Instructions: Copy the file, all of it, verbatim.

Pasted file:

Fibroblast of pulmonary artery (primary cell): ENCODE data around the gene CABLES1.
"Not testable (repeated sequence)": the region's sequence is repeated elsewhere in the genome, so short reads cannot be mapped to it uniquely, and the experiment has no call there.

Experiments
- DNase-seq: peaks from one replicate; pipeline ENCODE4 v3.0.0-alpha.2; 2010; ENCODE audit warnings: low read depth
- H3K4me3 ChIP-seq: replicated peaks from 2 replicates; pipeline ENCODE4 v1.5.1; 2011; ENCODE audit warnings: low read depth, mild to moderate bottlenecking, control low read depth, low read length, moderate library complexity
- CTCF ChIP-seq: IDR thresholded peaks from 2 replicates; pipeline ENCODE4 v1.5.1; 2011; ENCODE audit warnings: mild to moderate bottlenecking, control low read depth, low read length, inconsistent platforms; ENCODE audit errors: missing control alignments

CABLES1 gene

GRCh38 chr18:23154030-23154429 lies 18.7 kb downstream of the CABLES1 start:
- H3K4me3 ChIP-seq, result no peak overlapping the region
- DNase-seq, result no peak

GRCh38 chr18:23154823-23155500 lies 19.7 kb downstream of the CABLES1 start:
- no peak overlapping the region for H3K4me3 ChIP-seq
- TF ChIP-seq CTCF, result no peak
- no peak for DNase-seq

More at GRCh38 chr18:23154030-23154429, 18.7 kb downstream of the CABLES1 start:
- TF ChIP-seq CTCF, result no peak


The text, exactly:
Fibroblast of pulmonary artery (primary cell): ENCODE data around the gene CABLES1.
"Not testable (repeated sequence)": the region's sequence is repeated elsewhere in the genome, so short reads cannot be mapped to it uniquely, and the experiment has no call there.

Experiments
- DNase-seq: peaks from one replicate; pipeline ENCODE4 v3.0.0-alpha.2; 2010; ENCODE audit warnings: low read depth
- H3K4me3 ChIP-seq: replicated peaks from 2 replicates; pipeline ENCODE4 v1.5.1; 2011; ENCODE audit warnings: low read depth, mild to moderate bottlenecking, control low read depth, low read length, moderate library complexity
- CTCF ChIP-seq: IDR thresholded peaks from 2 replicates; pipeline ENCODE4 v1.5.1; 2011; ENCODE audit warnings: mild to moderate bottlenecking, control low read depth, low read length, inconsistent platforms; ENCODE audit errors: missing control alignments

CABLES1 gene

GRCh38 chr18:23154030-23154429 lies 18.7 kb downstream of the CABLES1 start:
- H3K4me3 ChIP-seq, result no peak overlapping the region
- DNase-seq, result no peak

GRCh38 chr18:23154823-23155500 lies 19.7 kb downstream of the CABLES1 start:
- no peak overlapping the region for H3K4me3 ChIP-seq
- TF ChIP-seq CTCF, result no peak
- no peak for DNase-seq

More at GRCh38 chr18:23154030-23154429, 18.7 kb downstream of the CABLES1 start:
- TF ChIP-seq CTCF, result no peak